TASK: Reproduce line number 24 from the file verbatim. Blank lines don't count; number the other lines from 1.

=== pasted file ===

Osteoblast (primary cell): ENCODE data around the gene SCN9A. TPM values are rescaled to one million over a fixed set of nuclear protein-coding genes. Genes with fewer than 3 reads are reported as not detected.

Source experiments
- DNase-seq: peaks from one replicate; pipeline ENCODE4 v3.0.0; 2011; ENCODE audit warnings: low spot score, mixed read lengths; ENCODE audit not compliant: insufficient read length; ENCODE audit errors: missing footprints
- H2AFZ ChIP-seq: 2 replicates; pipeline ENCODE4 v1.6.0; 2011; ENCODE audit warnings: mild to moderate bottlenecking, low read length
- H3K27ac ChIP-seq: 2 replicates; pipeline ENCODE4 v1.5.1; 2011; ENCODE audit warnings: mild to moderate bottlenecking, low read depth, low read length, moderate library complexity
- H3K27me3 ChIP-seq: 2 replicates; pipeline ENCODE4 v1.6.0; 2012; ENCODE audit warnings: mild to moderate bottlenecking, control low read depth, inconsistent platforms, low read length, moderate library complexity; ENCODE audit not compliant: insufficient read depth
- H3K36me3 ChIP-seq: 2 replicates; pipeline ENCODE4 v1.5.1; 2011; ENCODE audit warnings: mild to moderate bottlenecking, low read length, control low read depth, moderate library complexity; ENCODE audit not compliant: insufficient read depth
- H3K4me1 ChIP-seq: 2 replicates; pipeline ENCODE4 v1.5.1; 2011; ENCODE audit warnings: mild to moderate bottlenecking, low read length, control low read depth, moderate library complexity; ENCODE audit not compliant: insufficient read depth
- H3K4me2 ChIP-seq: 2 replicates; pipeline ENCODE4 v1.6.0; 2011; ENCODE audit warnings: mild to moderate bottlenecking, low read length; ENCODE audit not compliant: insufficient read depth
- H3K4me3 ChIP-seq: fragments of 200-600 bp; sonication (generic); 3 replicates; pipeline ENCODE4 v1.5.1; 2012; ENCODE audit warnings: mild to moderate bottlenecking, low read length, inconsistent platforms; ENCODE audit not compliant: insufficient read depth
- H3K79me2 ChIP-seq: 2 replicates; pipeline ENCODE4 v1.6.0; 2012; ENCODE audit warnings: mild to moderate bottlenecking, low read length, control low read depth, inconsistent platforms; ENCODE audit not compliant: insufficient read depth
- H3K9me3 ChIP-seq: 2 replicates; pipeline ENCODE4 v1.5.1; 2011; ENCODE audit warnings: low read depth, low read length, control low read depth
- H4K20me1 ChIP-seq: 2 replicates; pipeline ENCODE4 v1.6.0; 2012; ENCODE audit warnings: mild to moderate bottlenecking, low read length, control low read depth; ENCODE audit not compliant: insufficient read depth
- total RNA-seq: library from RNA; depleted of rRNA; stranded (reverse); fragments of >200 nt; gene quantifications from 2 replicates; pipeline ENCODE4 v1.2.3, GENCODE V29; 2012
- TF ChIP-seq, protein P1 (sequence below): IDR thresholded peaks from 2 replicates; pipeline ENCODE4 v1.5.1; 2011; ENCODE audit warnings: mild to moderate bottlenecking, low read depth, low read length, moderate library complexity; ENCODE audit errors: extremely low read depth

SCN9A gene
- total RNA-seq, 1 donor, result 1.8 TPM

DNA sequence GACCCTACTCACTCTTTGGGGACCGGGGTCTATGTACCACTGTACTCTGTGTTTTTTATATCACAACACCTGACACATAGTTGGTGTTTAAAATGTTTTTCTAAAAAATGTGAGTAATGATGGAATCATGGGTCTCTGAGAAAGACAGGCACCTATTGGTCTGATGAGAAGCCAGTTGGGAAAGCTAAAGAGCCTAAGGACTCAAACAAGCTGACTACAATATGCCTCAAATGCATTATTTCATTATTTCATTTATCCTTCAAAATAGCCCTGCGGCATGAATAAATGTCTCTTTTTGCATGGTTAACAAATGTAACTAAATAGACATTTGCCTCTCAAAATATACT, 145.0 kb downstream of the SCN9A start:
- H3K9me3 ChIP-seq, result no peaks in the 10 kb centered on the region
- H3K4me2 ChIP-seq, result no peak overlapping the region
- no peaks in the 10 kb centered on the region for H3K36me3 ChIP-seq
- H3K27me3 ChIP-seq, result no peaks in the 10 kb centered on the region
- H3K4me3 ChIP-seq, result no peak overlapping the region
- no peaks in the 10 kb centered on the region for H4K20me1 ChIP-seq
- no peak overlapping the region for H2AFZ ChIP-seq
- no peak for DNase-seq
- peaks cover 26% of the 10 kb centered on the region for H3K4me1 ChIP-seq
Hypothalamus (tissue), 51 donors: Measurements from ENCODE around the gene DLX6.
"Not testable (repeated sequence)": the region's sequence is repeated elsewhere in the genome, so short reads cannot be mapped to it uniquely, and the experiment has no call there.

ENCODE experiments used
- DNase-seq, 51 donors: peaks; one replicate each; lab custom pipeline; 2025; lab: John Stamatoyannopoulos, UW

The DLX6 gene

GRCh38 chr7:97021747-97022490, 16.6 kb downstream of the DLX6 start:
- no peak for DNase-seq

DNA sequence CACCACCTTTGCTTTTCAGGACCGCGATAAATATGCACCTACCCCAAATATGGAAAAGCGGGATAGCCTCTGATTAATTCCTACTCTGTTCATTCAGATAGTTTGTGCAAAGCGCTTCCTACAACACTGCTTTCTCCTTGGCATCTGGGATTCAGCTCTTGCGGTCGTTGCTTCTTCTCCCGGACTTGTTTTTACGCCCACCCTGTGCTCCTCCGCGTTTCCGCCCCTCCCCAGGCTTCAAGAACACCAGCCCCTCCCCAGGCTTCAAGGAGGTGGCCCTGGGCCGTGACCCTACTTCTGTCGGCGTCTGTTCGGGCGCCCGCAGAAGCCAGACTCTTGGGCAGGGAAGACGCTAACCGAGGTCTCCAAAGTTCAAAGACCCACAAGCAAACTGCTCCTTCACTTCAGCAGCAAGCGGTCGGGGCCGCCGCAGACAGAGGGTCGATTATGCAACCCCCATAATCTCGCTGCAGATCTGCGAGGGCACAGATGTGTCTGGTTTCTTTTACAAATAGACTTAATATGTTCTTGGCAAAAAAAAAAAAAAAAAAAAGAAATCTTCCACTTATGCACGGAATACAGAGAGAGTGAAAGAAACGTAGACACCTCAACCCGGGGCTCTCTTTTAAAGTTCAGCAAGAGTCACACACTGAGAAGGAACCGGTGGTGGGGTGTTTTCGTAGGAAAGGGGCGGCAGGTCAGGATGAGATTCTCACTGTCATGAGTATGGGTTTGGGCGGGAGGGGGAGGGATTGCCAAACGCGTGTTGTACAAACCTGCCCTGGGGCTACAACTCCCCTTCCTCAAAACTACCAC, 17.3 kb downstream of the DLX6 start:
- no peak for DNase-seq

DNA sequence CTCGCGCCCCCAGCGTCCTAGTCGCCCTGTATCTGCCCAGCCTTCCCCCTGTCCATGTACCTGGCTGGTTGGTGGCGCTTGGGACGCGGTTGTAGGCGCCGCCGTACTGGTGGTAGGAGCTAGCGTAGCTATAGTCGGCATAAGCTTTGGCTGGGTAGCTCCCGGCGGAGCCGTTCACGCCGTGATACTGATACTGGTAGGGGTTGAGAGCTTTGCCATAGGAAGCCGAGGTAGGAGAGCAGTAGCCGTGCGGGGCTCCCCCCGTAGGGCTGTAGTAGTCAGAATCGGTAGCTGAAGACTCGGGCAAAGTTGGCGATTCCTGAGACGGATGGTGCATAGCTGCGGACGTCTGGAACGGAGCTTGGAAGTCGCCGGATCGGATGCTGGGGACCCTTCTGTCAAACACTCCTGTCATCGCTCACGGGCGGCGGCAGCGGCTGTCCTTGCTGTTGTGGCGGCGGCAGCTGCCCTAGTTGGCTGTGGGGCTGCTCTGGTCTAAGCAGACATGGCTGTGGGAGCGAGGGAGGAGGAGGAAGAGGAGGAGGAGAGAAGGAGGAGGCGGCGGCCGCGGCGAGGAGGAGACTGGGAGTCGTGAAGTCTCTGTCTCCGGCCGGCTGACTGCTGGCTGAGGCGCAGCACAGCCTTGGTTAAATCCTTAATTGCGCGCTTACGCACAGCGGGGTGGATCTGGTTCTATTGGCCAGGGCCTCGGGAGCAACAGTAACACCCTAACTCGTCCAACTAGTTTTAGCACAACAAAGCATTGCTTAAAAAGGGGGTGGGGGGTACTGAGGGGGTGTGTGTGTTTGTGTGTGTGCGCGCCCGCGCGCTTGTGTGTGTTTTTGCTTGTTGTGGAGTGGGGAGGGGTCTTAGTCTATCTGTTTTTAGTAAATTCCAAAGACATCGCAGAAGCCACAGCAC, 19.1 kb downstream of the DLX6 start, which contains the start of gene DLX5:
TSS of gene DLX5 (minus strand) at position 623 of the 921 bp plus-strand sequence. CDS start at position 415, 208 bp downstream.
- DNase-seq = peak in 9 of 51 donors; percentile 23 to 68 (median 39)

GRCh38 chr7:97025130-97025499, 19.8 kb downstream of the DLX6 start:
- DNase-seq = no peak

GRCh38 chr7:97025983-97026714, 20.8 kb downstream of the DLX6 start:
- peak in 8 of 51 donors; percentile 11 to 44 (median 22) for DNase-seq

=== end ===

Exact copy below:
- no peaks in the 10 kb centered on the region for H4K20me1 ChIP-seq